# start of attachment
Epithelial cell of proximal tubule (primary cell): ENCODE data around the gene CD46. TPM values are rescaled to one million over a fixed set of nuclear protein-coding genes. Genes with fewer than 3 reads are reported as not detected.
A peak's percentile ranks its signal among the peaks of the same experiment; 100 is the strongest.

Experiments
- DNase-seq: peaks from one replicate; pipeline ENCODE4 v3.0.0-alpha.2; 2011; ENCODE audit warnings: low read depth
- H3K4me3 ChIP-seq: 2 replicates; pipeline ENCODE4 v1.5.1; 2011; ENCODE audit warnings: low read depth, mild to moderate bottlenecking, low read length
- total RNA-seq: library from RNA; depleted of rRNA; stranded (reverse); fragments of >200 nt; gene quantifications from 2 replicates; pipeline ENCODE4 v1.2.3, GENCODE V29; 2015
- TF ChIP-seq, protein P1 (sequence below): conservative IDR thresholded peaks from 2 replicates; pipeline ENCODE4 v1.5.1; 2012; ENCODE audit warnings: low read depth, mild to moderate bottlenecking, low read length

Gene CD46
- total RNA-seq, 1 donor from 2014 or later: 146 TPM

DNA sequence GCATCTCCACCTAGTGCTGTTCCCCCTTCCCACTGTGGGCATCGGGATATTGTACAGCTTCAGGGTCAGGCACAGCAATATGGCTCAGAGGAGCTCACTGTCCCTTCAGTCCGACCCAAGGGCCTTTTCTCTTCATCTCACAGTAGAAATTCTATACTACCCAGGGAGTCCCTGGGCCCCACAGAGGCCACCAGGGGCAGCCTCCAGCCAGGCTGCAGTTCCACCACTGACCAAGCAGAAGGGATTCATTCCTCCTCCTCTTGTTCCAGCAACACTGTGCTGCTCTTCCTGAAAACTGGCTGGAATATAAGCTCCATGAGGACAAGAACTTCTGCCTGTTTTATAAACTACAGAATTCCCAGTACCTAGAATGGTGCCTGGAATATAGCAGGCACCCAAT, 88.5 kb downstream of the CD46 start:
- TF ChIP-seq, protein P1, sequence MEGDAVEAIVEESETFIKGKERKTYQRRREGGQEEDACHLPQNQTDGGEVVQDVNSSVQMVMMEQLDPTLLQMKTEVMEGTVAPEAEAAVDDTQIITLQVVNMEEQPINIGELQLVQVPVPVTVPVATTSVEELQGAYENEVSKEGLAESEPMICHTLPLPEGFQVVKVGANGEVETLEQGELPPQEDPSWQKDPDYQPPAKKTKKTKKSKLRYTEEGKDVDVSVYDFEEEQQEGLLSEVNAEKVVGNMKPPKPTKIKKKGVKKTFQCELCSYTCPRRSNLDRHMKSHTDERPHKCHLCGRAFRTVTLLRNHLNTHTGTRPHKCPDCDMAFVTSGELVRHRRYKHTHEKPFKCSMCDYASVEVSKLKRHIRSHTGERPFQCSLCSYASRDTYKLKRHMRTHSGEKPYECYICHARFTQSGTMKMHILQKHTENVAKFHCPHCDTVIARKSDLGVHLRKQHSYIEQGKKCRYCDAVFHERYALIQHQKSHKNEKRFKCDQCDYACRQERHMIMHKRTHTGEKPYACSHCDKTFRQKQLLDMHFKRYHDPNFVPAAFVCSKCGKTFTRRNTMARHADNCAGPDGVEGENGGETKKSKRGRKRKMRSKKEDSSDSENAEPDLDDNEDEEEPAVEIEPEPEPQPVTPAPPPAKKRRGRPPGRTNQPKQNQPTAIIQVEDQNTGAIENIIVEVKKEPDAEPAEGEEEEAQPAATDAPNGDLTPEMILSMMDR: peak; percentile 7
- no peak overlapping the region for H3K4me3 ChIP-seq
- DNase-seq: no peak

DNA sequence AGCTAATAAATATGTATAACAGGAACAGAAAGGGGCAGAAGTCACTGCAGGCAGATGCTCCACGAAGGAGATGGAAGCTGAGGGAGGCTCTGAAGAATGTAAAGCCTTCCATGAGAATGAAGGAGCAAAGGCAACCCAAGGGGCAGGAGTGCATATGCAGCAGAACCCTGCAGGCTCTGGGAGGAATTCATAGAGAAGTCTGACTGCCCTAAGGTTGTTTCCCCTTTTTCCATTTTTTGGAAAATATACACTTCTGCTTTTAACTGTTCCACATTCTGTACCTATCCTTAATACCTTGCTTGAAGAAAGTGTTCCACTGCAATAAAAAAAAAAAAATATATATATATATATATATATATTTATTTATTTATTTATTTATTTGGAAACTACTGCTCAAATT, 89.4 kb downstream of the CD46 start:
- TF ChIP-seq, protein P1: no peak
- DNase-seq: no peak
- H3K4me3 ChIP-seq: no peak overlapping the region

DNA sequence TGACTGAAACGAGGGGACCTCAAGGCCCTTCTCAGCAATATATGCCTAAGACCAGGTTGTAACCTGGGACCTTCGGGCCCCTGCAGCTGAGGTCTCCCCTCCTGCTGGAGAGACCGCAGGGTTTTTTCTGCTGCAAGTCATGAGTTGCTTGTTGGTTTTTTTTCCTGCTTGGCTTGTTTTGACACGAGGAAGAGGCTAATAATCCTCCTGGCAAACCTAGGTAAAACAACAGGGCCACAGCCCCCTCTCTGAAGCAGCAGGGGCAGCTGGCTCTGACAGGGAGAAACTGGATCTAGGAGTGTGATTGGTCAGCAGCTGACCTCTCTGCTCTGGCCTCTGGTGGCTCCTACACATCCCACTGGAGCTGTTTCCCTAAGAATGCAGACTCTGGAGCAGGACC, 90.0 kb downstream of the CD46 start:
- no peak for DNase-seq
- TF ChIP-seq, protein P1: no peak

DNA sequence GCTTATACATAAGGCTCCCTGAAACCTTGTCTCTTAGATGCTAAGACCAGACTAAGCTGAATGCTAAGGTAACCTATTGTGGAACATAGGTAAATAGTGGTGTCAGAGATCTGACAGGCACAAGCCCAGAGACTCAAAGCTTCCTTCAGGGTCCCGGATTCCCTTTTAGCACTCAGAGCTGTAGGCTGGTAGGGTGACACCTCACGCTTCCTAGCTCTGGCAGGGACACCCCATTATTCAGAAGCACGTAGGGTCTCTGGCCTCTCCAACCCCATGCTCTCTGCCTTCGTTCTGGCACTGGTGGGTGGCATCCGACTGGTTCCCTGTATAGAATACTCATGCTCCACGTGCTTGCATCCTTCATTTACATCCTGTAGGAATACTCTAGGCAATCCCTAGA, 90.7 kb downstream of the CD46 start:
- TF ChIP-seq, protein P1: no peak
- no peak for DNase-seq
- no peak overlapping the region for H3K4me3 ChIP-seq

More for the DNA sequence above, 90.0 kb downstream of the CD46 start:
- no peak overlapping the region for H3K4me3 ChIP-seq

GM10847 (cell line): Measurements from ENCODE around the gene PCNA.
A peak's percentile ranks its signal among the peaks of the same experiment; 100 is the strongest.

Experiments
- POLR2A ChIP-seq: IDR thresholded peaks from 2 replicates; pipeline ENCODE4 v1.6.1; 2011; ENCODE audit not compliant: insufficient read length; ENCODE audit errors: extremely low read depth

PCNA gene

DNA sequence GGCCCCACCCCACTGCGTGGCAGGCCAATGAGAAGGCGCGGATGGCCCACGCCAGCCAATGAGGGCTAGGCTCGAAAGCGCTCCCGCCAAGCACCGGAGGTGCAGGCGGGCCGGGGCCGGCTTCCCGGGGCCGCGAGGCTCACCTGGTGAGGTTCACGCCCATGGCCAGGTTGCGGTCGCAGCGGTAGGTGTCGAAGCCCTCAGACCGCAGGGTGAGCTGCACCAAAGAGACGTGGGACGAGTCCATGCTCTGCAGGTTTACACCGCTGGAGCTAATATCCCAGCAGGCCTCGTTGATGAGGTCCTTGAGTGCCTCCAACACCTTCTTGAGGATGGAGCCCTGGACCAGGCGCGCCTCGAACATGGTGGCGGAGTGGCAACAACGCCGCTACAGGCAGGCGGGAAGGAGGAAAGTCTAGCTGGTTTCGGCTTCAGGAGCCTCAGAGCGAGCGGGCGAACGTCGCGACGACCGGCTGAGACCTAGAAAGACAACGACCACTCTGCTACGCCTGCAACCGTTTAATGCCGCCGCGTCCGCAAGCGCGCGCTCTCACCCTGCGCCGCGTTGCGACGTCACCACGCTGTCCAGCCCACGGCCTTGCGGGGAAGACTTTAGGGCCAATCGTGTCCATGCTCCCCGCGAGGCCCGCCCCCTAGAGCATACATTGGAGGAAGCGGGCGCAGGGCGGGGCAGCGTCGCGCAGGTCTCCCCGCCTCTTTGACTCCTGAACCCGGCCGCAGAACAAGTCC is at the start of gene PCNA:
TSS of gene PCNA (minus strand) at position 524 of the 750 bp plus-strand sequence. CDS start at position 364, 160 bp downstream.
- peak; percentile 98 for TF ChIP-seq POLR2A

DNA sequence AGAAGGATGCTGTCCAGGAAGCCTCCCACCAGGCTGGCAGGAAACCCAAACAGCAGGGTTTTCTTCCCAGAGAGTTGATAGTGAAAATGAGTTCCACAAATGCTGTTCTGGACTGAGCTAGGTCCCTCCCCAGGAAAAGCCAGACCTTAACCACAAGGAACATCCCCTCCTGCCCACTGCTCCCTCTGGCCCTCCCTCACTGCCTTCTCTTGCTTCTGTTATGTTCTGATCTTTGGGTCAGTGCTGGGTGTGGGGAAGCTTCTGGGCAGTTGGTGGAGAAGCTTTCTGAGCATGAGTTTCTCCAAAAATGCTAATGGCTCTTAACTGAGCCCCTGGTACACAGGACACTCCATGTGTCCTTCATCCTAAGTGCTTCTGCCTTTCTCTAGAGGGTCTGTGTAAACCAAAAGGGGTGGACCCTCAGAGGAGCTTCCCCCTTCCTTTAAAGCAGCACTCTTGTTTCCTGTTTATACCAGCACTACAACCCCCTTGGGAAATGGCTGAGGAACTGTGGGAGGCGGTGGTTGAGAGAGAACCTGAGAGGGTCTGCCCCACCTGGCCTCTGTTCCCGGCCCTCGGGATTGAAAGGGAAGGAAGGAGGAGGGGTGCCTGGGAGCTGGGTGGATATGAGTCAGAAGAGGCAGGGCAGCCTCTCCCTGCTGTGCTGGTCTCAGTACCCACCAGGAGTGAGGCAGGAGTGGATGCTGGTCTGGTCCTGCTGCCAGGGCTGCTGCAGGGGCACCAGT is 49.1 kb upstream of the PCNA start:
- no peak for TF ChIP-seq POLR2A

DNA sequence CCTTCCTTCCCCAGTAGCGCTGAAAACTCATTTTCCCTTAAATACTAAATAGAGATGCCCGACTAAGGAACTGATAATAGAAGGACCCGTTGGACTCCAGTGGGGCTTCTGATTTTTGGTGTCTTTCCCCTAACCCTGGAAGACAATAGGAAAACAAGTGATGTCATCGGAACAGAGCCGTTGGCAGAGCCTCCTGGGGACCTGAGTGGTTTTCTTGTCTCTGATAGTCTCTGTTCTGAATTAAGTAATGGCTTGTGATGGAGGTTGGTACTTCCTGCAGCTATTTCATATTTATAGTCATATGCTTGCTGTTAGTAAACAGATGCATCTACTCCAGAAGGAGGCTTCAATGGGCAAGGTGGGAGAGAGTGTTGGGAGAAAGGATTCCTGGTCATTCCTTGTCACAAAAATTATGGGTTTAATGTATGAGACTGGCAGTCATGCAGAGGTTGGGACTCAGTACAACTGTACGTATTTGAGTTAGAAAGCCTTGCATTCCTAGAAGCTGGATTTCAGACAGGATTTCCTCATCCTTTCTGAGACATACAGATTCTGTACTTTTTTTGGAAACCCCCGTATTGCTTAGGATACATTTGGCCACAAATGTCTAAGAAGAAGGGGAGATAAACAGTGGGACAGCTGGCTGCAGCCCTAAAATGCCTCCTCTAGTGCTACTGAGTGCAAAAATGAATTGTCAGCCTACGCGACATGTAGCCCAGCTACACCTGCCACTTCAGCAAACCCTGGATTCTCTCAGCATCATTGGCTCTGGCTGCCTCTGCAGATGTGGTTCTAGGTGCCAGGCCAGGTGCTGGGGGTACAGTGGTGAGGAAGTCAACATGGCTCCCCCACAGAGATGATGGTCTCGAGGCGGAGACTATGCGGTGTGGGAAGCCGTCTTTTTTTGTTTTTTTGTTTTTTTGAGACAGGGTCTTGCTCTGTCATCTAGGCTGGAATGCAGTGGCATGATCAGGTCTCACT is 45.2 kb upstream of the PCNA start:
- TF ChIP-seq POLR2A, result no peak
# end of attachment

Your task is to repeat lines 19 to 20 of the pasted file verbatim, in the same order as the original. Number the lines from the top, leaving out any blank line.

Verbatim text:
- no peak for DNase-seq
- TF ChIP-seq, protein P1: no peak